- Medea Benjaminco-founder of CodePink.
- Steve Ellnerformer professor at the Universidad de Oriente in Venezuela, where he taught from 1977 until he retired in 2002. He’s currently the associate managing editor of the journal Latin American Perspectives. Ellner is the editor of Latin America’s Radical Left and the forthcoming book The Pink Tide Experiences: Breakthroughs and Shortcomings in Twenty-First Century Latin America.
- Alejandro Velascoassociate professor at New York University, where he is a historian of modern Latin America. He is the executive editor for NACLA Report on the Americas and the author of the book Barrio Rising: Urban Popular Politics and the Making of Modern Venezuela. Velasco was born and raised in Venezuela.
On Thursday, U.S. Secretary of State Mike Pompeo pledged to send $20 million to the Venezuelan opposition in the form of humanitarian aid to address the shortages of food and medicine caused in part by harsh U.S. sanctions. Pompeo made the announcement while speaking at the OAS, the Organization of American States. Pompeo’s speech was interrupted by CodePink co-founder Medea Benjamin, who held a sign reading, ”OAS: Don’t Support a Coup in Venezuela.”
More from this Interview
- Part 1: How Washington’s Devastating “Economic Blockade” of Venezuela Helped Pave the Way for Coup Attempt
- Part 2: Venezuelan Foreign Minister: The U.S. Interferes in Latin American Politics Every Day, Every Hour
- Part 3: Historian: Venezuela Is “Staging Ground” for U.S. to Reassert Control Over Latin America
- Part 4: CodePink’s Medea Benjamin Disrupts Pompeo Speech to Denounce U.S. Regime Change Agenda in Venezuela
AMY GOODMAN: This is Democracy Now!, democracynow.org, The War and Peace Report. I’m Amy Goodman, with Juan González.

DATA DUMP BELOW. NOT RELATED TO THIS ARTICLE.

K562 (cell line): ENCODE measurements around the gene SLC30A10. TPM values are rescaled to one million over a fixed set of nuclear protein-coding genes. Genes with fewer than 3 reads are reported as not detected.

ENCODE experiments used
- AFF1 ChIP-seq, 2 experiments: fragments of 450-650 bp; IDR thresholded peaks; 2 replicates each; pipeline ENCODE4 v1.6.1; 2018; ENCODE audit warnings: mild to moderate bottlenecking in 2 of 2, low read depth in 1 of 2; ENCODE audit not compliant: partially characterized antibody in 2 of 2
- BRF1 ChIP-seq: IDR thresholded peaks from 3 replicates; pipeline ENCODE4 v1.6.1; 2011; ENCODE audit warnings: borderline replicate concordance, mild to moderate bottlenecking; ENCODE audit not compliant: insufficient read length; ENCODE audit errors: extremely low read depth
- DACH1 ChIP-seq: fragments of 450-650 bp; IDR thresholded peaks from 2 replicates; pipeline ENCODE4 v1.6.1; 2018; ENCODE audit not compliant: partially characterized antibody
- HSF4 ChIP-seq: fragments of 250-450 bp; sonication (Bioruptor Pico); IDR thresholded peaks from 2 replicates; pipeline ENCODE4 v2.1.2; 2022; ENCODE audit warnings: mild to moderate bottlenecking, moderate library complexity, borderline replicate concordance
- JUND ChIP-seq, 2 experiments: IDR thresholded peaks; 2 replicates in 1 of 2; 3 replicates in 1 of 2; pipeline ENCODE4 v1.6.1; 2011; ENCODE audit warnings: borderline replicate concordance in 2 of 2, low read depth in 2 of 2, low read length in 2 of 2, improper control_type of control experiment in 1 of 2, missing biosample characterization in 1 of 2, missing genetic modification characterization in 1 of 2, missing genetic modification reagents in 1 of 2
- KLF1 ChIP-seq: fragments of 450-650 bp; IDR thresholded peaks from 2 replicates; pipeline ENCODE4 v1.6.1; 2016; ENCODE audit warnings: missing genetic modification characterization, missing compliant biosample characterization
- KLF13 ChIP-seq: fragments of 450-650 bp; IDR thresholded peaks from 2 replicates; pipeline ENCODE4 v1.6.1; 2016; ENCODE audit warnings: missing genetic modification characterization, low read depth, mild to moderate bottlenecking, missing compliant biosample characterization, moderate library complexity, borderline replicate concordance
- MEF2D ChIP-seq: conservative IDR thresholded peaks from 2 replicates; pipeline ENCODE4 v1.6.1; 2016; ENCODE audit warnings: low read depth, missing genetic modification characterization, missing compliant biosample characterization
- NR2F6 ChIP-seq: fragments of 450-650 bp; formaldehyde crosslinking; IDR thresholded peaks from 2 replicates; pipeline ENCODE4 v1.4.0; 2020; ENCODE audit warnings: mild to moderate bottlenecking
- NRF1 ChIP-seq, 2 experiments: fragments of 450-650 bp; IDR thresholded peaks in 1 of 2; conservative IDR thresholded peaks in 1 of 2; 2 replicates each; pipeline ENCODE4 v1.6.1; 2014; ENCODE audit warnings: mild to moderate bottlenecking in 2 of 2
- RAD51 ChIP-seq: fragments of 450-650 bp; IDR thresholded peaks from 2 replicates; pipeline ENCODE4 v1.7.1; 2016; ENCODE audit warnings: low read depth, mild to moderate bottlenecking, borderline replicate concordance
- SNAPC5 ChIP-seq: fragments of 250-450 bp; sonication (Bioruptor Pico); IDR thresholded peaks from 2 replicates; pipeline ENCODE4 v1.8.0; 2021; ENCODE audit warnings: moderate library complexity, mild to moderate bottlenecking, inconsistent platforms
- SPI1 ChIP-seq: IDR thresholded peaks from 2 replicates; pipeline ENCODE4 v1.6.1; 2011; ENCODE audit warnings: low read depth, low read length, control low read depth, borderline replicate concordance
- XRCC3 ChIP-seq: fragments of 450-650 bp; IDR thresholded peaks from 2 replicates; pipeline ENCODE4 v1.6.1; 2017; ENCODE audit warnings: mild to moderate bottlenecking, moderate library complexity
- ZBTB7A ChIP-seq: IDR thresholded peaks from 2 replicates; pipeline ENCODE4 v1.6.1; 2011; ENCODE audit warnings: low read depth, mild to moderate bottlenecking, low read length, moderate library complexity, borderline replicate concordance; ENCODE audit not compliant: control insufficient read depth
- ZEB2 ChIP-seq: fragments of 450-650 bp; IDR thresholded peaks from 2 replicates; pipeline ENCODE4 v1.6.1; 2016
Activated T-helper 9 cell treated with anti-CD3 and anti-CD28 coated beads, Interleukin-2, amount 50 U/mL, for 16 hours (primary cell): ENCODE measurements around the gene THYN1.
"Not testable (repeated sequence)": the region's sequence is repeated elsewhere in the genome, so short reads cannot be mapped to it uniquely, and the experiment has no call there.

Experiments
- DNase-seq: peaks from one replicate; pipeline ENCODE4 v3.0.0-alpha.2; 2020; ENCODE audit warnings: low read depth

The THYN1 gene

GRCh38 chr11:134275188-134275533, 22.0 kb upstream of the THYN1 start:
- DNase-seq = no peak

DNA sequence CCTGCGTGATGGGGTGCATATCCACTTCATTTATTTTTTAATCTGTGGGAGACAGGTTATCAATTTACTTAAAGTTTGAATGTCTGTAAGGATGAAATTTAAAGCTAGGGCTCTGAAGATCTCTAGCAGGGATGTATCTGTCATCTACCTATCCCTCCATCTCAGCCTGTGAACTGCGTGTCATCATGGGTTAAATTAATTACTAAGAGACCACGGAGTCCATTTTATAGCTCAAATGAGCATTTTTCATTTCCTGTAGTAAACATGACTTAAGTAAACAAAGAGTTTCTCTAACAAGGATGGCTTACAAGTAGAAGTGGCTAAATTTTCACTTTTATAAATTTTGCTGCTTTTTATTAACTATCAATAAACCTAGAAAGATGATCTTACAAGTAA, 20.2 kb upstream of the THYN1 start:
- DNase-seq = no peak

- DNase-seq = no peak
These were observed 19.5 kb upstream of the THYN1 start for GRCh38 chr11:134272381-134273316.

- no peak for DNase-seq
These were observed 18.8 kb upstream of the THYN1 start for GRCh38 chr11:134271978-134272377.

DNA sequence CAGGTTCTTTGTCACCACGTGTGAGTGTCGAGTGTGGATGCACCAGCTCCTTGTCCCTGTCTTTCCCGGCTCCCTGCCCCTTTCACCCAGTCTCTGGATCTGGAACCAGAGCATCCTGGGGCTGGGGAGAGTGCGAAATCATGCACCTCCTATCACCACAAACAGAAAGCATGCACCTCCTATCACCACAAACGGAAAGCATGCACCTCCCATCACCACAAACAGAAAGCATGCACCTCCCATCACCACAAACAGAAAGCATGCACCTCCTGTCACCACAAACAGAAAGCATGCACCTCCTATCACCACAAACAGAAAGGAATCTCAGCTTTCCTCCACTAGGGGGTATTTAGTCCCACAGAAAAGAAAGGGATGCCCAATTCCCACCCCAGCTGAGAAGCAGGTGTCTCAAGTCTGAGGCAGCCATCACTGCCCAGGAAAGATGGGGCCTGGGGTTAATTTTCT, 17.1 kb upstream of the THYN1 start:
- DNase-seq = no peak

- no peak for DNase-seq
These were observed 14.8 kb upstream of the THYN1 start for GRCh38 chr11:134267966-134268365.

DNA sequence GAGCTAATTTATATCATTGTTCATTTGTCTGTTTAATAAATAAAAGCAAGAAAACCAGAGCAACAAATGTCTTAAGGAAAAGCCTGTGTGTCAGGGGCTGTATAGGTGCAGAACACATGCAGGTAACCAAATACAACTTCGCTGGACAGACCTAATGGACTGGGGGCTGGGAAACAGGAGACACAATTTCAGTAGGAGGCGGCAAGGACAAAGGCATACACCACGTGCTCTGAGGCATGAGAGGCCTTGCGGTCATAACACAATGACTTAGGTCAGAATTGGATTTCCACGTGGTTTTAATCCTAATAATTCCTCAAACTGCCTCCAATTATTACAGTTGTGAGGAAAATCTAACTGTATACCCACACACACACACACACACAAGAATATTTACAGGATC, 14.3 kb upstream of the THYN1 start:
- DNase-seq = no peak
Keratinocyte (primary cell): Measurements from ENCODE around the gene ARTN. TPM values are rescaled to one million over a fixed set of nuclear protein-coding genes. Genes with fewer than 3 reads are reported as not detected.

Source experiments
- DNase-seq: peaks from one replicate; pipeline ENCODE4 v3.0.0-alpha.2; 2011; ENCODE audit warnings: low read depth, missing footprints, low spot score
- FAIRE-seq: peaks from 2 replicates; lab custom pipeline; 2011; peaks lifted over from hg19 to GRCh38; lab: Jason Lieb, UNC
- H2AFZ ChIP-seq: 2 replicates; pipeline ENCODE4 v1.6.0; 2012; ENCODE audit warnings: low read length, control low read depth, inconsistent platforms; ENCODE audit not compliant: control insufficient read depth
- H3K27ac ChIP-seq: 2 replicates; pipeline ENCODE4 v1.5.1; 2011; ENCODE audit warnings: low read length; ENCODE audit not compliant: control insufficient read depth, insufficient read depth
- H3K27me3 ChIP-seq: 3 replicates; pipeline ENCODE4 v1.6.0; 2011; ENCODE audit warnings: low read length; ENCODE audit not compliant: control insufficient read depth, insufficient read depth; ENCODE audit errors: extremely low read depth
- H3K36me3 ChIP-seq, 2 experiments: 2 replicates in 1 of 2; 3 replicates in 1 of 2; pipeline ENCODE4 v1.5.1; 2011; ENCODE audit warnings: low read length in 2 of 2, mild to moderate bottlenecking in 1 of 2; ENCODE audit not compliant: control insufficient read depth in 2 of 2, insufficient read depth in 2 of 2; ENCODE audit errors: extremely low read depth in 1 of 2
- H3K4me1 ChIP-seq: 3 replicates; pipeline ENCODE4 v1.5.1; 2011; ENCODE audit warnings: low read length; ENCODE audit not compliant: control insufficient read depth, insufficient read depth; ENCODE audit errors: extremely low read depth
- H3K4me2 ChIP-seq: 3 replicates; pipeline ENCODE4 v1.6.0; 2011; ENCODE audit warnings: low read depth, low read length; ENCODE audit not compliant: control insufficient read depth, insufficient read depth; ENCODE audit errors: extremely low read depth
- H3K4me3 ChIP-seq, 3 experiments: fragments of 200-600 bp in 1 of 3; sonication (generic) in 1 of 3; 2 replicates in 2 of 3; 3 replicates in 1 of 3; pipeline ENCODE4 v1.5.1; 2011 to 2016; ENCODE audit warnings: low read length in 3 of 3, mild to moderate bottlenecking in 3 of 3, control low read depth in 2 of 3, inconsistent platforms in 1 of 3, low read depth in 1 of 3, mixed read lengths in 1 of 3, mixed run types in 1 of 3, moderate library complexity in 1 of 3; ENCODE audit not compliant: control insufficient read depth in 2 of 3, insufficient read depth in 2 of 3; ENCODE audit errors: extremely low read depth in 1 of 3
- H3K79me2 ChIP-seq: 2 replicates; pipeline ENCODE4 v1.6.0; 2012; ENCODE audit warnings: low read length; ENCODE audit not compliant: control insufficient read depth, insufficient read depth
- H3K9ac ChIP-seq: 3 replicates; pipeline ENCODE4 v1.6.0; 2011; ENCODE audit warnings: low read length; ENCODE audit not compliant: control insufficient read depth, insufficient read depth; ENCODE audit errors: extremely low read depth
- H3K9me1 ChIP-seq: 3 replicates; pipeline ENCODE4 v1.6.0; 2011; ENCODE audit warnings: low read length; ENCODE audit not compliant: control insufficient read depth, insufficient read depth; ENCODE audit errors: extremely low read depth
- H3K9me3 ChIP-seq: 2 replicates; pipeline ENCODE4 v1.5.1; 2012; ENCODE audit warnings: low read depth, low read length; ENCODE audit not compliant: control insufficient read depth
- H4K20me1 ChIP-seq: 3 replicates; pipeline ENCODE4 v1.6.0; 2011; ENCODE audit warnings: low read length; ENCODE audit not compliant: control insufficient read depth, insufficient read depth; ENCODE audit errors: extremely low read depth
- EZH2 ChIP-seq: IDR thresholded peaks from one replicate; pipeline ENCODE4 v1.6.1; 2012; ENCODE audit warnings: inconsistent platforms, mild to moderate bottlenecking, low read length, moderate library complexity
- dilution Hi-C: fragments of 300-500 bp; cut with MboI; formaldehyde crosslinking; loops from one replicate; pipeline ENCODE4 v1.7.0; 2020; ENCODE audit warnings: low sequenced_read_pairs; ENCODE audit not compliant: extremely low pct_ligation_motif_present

JUAN GONZÁLEZ: On Thursday, CodePink’s Medea Benjamin disrupted Secretary of State Mike Pompeo’s speech before the Organization of American States. She held a sign that reads, ”OAS: Don’t Support a Coup in Venezuela. CodePink.”
MEDEA BENJAMIN: [inaudible] lead to more violence in Venezuela. Look what the U.S. has supported all over Latin America throughout the years.
AMY GOODMAN: While security was called in to remove Medea Benjamin, many in the room applauded her actions.
We’re joined right now by Medea Benjamin, joining us from Washington, D.C.
Medea, explain what happened yesterday, what Mike Pompeo, the secretary of state, was saying and why you interrupted.
MEDEA BENJAMIN: I interrupted because I’m really worried about what is about to happen in Venezuela. First let’s recognize how many millions of people in Venezuela are already suffering from the economic crisis, but how much worse it could get. The U.S. is helping to set the stage for a civil war in Venezuela. And so I thought it was important to get in there and say that we have to stop this from happening. We have to stand up and say that we believe in the principles of nonintervention, and we call for negotiations to end this crisis, not to follow in the footsteps of what the U.S. is doing, which is putting pressure on the Venezuelan military, to divide it, and to really set the stage for tremendous violence in Venezuela.
So it’s important for the left in the United States to stand up, not to say we love Maduro, but to say we’re against U.S. intervention. It’s important to call on our members of Congress. Where are they? Where are the progressive leaders? We’ve only had a handful, like Congressman Ro Khanna; Tulsi Gabbard; one of the new ones, Ilhan Omar; Bernie Sanders. But the rest of them have been silent. So, I think it’s important that we stand up, and before it is really too late. We call on the U.S. to back off, to not support a parallel government in Venezuela, and to say no to a coup.
JUAN GONZÁLEZ: Medea, were you surprised by the reaction to your protest? It’s not the type of reaction you normally get when you do a disruption in Washington.